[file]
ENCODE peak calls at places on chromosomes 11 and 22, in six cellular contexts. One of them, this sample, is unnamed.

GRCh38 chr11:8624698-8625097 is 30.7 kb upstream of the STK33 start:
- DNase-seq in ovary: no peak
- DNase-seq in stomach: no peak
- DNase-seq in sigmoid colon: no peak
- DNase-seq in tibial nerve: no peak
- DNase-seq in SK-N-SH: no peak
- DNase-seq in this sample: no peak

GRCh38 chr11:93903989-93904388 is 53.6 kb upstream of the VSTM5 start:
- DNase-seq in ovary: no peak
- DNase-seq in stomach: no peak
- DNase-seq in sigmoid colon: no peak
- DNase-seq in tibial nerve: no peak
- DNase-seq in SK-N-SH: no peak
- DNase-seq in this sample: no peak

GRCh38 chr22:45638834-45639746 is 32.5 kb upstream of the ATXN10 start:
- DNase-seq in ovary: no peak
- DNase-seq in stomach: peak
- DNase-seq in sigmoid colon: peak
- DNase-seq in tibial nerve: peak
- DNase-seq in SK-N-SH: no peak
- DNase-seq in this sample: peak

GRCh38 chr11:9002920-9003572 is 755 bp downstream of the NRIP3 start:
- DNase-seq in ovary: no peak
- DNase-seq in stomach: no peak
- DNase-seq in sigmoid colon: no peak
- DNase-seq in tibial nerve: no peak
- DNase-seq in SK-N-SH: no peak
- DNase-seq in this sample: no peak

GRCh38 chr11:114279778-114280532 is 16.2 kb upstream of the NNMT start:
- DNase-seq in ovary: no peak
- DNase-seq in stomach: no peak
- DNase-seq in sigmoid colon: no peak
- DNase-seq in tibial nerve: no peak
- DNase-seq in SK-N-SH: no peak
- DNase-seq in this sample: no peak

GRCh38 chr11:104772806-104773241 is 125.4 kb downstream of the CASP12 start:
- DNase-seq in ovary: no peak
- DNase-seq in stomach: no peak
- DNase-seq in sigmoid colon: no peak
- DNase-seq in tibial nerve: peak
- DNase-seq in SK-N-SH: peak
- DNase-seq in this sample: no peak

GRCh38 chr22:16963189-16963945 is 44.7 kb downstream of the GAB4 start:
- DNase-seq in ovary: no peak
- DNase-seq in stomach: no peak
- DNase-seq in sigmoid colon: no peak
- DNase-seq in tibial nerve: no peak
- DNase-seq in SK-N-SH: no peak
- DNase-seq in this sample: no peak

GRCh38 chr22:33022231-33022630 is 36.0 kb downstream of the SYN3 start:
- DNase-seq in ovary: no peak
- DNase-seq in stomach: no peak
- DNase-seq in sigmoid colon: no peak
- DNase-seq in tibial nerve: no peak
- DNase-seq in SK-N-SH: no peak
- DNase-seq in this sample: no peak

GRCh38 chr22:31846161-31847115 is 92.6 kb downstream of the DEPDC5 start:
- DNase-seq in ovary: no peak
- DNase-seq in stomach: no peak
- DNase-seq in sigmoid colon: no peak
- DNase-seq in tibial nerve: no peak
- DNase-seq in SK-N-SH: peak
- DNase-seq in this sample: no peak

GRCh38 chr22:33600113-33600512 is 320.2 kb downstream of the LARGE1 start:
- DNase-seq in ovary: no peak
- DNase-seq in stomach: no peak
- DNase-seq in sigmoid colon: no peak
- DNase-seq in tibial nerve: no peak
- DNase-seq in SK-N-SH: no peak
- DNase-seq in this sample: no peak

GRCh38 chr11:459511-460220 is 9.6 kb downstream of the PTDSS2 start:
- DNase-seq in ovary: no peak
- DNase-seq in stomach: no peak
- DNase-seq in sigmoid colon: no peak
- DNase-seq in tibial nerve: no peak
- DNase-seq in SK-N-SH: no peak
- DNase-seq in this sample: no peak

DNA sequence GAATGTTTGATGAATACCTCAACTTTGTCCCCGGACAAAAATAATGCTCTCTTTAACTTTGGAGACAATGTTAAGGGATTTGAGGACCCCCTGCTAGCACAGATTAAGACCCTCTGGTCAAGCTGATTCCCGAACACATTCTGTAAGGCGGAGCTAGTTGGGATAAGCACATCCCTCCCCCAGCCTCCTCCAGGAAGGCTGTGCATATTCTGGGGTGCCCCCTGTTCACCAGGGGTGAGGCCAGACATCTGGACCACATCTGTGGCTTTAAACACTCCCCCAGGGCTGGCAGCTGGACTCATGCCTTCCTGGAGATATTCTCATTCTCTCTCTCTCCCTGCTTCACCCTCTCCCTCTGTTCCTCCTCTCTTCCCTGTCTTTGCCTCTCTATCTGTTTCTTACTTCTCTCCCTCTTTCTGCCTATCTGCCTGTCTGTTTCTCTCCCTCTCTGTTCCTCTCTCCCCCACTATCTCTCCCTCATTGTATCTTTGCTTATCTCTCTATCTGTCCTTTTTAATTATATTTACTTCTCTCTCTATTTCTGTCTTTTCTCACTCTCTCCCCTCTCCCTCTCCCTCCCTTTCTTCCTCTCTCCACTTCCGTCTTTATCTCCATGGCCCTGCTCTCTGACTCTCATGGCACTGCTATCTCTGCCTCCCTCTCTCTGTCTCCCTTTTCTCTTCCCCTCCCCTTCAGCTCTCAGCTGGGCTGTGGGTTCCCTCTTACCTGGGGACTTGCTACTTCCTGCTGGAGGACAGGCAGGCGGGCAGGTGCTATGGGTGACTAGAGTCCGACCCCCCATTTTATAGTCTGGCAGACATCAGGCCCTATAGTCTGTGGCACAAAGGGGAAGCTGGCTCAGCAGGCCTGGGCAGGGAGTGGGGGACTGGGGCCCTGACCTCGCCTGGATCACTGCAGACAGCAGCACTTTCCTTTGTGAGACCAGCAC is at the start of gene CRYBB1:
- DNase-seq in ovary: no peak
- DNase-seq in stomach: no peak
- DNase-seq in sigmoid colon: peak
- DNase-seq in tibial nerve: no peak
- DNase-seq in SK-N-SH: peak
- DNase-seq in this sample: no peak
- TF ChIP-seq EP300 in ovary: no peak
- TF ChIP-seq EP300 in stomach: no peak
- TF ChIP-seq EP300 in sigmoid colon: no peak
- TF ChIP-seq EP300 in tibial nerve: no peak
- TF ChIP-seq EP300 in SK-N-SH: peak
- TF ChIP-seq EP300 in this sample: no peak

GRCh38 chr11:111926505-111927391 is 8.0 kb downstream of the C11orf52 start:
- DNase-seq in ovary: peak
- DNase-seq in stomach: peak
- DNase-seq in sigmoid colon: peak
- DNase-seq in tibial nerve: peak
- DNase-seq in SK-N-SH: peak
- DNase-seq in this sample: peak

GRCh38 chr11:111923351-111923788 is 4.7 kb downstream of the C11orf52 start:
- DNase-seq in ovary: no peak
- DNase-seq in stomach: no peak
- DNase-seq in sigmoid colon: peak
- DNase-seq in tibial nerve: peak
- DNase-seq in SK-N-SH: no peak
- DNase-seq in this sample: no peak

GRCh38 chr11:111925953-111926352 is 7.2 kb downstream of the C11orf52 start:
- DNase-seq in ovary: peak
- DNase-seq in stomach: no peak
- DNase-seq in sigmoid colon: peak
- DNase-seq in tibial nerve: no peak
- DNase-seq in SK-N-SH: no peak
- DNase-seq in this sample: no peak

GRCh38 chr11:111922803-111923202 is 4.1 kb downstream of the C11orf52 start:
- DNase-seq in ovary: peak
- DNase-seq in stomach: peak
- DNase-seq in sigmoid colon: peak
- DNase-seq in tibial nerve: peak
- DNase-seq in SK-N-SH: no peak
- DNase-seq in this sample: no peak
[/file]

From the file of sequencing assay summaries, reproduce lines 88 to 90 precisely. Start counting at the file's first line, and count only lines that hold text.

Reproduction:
- TF ChIP-seq EP300 in sigmoid colon: no peak
- TF ChIP-seq EP300 in tibial nerve: no peak
- TF ChIP-seq EP300 in SK-N-SH: peak